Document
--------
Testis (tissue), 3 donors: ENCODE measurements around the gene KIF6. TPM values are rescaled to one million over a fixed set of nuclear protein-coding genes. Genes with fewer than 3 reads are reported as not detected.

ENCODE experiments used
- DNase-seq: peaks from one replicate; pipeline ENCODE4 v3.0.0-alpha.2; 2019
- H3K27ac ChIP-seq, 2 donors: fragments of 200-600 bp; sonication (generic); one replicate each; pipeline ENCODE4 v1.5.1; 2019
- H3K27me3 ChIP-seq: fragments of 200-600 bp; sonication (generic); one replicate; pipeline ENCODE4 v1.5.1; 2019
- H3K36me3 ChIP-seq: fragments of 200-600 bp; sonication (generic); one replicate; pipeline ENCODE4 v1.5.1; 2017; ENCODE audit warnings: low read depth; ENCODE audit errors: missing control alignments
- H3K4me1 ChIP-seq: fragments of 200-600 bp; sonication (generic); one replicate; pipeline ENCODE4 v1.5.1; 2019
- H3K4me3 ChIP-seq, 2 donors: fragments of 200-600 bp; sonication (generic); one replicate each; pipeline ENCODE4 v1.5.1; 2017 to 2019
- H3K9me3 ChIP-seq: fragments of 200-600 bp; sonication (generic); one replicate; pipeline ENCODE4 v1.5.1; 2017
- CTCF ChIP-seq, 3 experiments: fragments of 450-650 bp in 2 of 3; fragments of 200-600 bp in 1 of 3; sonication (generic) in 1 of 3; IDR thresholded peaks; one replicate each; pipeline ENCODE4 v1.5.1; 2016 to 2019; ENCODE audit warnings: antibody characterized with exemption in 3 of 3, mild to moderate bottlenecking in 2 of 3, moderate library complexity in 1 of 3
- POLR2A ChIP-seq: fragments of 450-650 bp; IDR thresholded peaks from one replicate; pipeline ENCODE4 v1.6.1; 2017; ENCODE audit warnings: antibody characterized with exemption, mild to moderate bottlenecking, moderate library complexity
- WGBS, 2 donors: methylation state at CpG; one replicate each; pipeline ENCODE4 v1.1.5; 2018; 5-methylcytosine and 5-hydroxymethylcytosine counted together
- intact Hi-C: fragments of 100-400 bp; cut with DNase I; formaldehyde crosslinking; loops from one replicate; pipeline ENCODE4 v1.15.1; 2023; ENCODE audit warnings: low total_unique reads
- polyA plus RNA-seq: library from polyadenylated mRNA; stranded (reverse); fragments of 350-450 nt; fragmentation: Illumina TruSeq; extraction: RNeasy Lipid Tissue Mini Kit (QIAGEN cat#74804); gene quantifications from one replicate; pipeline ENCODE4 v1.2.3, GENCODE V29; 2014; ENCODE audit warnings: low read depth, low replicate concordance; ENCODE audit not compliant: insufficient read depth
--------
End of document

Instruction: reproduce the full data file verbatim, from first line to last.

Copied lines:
Testis (tissue), 3 donors: ENCODE measurements around the gene KIF6. TPM values are rescaled to one million over a fixed set of nuclear protein-coding genes. Genes with fewer than 3 reads are reported as not detected.

ENCODE experiments used
- DNase-seq: peaks from one replicate; pipeline ENCODE4 v3.0.0-alpha.2; 2019
- H3K27ac ChIP-seq, 2 donors: fragments of 200-600 bp; sonication (generic); one replicate each; pipeline ENCODE4 v1.5.1; 2019
- H3K27me3 ChIP-seq: fragments of 200-600 bp; sonication (generic); one replicate; pipeline ENCODE4 v1.5.1; 2019
- H3K36me3 ChIP-seq: fragments of 200-600 bp; sonication (generic); one replicate; pipeline ENCODE4 v1.5.1; 2017; ENCODE audit warnings: low read depth; ENCODE audit errors: missing control alignments
- H3K4me1 ChIP-seq: fragments of 200-600 bp; sonication (generic); one replicate; pipeline ENCODE4 v1.5.1; 2019
- H3K4me3 ChIP-seq, 2 donors: fragments of 200-600 bp; sonication (generic); one replicate each; pipeline ENCODE4 v1.5.1; 2017 to 2019
- H3K9me3 ChIP-seq: fragments of 200-600 bp; sonication (generic); one replicate; pipeline ENCODE4 v1.5.1; 2017
- CTCF ChIP-seq, 3 experiments: fragments of 450-650 bp in 2 of 3; fragments of 200-600 bp in 1 of 3; sonication (generic) in 1 of 3; IDR thresholded peaks; one replicate each; pipeline ENCODE4 v1.5.1; 2016 to 2019; ENCODE audit warnings: antibody characterized with exemption in 3 of 3, mild to moderate bottlenecking in 2 of 3, moderate library complexity in 1 of 3
- POLR2A ChIP-seq: fragments of 450-650 bp; IDR thresholded peaks from one replicate; pipeline ENCODE4 v1.6.1; 2017; ENCODE audit warnings: antibody characterized with exemption, mild to moderate bottlenecking, moderate library complexity
- WGBS, 2 donors: methylation state at CpG; one replicate each; pipeline ENCODE4 v1.1.5; 2018; 5-methylcytosine and 5-hydroxymethylcytosine counted together
- intact Hi-C: fragments of 100-400 bp; cut with DNase I; formaldehyde crosslinking; loops from one replicate; pipeline ENCODE4 v1.15.1; 2023; ENCODE audit warnings: low total_unique reads
- polyA plus RNA-seq: library from polyadenylated mRNA; stranded (reverse); fragments of 350-450 nt; fragmentation: Illumina TruSeq; extraction: RNeasy Lipid Tissue Mini Kit (QIAGEN cat#74804); gene quantifications from one replicate; pipeline ENCODE4 v1.2.3, GENCODE V29; 2014; ENCODE audit warnings: low read depth, low replicate concordance; ENCODE audit not compliant: insufficient read depth